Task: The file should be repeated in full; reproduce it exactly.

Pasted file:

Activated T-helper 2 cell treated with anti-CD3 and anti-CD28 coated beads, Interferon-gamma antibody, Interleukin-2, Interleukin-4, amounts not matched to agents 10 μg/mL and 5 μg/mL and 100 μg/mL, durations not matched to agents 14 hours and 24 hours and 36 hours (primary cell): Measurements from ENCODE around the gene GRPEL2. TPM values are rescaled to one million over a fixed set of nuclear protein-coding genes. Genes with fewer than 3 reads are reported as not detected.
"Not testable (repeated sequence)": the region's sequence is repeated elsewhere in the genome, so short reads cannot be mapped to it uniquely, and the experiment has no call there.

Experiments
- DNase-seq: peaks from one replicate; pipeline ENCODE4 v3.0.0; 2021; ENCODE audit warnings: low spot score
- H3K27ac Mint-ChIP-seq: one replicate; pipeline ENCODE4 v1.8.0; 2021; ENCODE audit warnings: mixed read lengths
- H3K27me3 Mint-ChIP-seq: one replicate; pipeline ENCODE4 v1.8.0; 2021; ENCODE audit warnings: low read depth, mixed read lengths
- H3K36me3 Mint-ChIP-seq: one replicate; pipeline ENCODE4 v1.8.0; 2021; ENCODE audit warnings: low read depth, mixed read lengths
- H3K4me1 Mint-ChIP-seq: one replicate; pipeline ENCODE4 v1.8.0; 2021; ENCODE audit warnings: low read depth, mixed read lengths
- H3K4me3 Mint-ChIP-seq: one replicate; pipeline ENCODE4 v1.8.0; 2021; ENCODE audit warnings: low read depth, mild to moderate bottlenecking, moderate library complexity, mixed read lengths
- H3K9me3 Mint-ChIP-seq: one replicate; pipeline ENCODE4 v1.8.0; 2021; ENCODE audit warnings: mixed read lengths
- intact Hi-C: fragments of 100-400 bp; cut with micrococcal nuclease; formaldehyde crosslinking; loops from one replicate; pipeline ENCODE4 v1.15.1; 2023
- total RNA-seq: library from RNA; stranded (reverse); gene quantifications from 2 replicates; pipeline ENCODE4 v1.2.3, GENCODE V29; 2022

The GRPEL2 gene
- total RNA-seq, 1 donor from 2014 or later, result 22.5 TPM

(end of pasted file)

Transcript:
Activated T-helper 2 cell treated with anti-CD3 and anti-CD28 coated beads, Interferon-gamma antibody, Interleukin-2, Interleukin-4, amounts not matched to agents 10 μg/mL and 5 μg/mL and 100 μg/mL, durations not matched to agents 14 hours and 24 hours and 36 hours (primary cell): Measurements from ENCODE around the gene GRPEL2. TPM values are rescaled to one million over a fixed set of nuclear protein-coding genes. Genes with fewer than 3 reads are reported as not detected.
"Not testable (repeated sequence)": the region's sequence is repeated elsewhere in the genome, so short reads cannot be mapped to it uniquely, and the experiment has no call there.

Experiments
- DNase-seq: peaks from one replicate; pipeline ENCODE4 v3.0.0; 2021; ENCODE audit warnings: low spot score
- H3K27ac Mint-ChIP-seq: one replicate; pipeline ENCODE4 v1.8.0; 2021; ENCODE audit warnings: mixed read lengths
- H3K27me3 Mint-ChIP-seq: one replicate; pipeline ENCODE4 v1.8.0; 2021; ENCODE audit warnings: low read depth, mixed read lengths
- H3K36me3 Mint-ChIP-seq: one replicate; pipeline ENCODE4 v1.8.0; 2021; ENCODE audit warnings: low read depth, mixed read lengths
- H3K4me1 Mint-ChIP-seq: one replicate; pipeline ENCODE4 v1.8.0; 2021; ENCODE audit warnings: low read depth, mixed read lengths
- H3K4me3 Mint-ChIP-seq: one replicate; pipeline ENCODE4 v1.8.0; 2021; ENCODE audit warnings: low read depth, mild to moderate bottlenecking, moderate library complexity, mixed read lengths
- H3K9me3 Mint-ChIP-seq: one replicate; pipeline ENCODE4 v1.8.0; 2021; ENCODE audit warnings: mixed read lengths
- intact Hi-C: fragments of 100-400 bp; cut with micrococcal nuclease; formaldehyde crosslinking; loops from one replicate; pipeline ENCODE4 v1.15.1; 2023
- total RNA-seq: library from RNA; stranded (reverse); gene quantifications from 2 replicates; pipeline ENCODE4 v1.2.3, GENCODE V29; 2022

The GRPEL2 gene
- total RNA-seq, 1 donor from 2014 or later, result 22.5 TPM